The chaos followed a dawn raid on an Occupy Wall Street-style encampment in Gezi Park, near Taksim, in which the police also used tear gas to drive away protesters and later barricaded the park. In an earlier raid on the camp, on Thursday, the police set fire to some tents. The brief occupation of the park, which began after bulldozers had started to take down trees, had taken on a festival-like atmosphere, with yoga, barbecues and musical performances, while those gathered chanted, “Taksim is ours! Istanbul is ours!”
The people adorned the camp with banners expressing the rising anger at the reshaping of Istanbul’s urban spaces by the government. One read, “Don’t touch our neighborhood, our squares, our trees, our water, our soil, our homes, our villages, our cities and our parks.”
Another referred to Mr. Erdogan and the growing number of shopping malls being built around the city. “Let all shopping malls crumble and let Tayyip get crushed by their rubble,” the banner read.
In building new mosques and emphasizing Turkey’s Islamic past over its Byzantine and Roman legacies, Mr. Erdogan has been referred to as a latter-day Ottoman sultan, with little regard for seeking public input on the projects. On Wednesday, the government held a groundbreaking ceremony for a third bridge over the Bosporus that is being named for an Ottoman sultan.
“It’s all about superiority, and ruling over the people like sultans,” said one of the protesters, Seckin Barbaros, 26, a former journalist who is now unemployed. “When were we asked what we wanted? We have three times the amount of mosques as we do schools. Yet they are building new mosques. There are eight shopping malls in the vicinity of Taksim, yet they want to build another.”
In a speech earlier in the week, Mr. Erdogan dismissed the protesters and said the destruction of park would go ahead, “no matter what they do.”
The anger in the streets is also a rebuke to the economic policies of the government, which have relied heavily on construction and new housing in Istanbul to power economic growth. Turkey has had a resilient economy that emerged relatively unscathed from the global financial crisis, eclipsing the performance of Europe and many other nations. But some analysts worry the government’s focus on construction projects could lead to a bubble much like the one in the United States that led to the economic collapse of 2008.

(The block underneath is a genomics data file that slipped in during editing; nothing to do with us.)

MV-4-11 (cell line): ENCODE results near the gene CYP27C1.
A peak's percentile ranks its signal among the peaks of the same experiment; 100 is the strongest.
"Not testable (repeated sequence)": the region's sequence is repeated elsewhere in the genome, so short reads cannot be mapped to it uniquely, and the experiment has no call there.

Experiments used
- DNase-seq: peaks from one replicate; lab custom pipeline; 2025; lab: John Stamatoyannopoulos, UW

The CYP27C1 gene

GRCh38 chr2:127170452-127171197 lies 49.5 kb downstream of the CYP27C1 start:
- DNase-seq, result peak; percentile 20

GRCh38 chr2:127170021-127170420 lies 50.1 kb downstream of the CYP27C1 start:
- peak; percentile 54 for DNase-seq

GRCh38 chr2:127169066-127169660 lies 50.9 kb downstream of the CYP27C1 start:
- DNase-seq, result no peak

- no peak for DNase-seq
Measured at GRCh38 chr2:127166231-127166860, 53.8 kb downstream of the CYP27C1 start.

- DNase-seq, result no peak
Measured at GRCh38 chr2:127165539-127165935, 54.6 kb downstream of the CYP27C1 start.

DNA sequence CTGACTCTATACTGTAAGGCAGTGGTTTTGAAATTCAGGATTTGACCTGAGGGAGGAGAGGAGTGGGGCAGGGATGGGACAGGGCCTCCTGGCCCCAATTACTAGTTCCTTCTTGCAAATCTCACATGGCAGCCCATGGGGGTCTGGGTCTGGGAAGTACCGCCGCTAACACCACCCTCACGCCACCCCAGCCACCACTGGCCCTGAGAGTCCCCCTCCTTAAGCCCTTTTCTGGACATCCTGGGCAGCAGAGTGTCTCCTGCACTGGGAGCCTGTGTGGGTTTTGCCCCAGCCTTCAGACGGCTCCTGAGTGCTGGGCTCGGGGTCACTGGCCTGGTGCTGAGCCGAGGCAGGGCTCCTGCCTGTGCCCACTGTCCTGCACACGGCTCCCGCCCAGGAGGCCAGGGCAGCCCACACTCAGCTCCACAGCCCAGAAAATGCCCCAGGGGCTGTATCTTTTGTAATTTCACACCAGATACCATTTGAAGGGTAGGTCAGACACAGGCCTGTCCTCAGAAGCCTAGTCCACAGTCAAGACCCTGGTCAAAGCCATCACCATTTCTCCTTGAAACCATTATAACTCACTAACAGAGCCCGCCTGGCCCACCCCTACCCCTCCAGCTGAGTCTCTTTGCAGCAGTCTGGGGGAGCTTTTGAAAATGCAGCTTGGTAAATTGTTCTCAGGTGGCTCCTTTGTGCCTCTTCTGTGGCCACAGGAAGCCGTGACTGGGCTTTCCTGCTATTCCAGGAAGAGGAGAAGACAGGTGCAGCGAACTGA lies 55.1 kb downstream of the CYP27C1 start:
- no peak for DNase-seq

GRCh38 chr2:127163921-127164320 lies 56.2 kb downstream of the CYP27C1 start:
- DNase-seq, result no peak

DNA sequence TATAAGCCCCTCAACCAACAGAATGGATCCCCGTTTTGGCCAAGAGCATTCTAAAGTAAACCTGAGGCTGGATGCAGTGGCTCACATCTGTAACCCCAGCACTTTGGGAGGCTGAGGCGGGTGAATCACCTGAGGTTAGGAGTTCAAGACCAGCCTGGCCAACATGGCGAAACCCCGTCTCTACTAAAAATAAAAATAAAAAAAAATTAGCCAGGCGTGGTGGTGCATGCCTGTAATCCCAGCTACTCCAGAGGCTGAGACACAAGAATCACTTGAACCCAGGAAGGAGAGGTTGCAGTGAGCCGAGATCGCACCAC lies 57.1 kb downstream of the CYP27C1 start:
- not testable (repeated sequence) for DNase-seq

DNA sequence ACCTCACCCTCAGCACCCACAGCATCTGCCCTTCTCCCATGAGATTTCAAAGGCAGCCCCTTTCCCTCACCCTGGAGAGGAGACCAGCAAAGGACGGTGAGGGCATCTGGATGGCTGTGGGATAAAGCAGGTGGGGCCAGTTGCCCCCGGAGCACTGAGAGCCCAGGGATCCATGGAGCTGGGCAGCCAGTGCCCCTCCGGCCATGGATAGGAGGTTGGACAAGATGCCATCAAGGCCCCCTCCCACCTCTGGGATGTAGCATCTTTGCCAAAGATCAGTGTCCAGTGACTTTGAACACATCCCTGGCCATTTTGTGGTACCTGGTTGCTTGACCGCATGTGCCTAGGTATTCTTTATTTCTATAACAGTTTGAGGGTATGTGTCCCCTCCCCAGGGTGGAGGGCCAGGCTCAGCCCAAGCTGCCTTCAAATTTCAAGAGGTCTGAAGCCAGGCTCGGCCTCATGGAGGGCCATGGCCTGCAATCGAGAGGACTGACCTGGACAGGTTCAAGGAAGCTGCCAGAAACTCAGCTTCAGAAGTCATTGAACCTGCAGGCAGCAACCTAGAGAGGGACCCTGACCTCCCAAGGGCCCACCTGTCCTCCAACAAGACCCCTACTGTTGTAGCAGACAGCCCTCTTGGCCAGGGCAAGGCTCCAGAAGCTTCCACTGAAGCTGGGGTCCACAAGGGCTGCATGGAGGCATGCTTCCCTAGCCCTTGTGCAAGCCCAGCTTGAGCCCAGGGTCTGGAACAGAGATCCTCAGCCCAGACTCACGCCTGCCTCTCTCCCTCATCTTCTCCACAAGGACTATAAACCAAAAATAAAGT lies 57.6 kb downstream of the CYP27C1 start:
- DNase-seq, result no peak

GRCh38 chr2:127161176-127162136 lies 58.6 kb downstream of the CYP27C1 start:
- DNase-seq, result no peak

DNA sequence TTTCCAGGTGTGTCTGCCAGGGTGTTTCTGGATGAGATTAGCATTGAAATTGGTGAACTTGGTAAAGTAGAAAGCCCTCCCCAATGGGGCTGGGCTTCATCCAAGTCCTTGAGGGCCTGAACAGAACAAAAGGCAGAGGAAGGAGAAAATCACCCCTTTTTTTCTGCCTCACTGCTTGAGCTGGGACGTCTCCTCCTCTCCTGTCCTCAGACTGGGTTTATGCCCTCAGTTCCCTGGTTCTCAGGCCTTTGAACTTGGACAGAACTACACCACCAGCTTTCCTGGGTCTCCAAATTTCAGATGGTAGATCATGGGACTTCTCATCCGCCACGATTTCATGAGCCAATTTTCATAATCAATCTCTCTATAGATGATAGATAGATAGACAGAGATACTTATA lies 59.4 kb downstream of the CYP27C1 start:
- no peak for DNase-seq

Ms. Barbaros said, “What about the day when all these shopping malls will be empty like in Greece and then they will wish they never constructed them.”
She added: “Where are the opera houses? The theaters? The culture and youth centers? What about those? They only choose what will bring them the most profit without considering what we need.”
Another demonstrator, Seyfettin Sabaz, who is training to be a dentist, said: “Many of the Turkish public think that we are here as environmentalists to save our sycamore trees. But that’s not it. We are here to stand up against those that are trying to make a profit from our land.”
Around Taksim Square, the site of several other tear gas attacks on protesters this year, including one on May Day demonstrators, the chaos is taking on a sense of the familiar to shopkeepers who are becoming accustomed to offering shelter and aid to tear gas victims.
“I own a decorations shop, but for the past year it has felt like I run a shelter for gas raid victims,” said Ali Yildrim, who has lived in Istanbul for 35 years. “Soon I’ll be keeping lemons and medicine behind my counter.”
Sebnem Arsu contributed reporting from Antakya, Turkey.
This article has been revised to reflect the following correction:
Correction: June 6, 2013
An article on Saturday about attacks by police on peaceful protesters in Istanbul misidentified the nationality of a lawmaker who took part in the protest and who was hospitalized after being hit by a tear-gas canister. The lawmaker, Sırrı Süreyya Önder, is Turkish, not Kurdish. (He is a member of the Kurdish Party.)
06 June 2013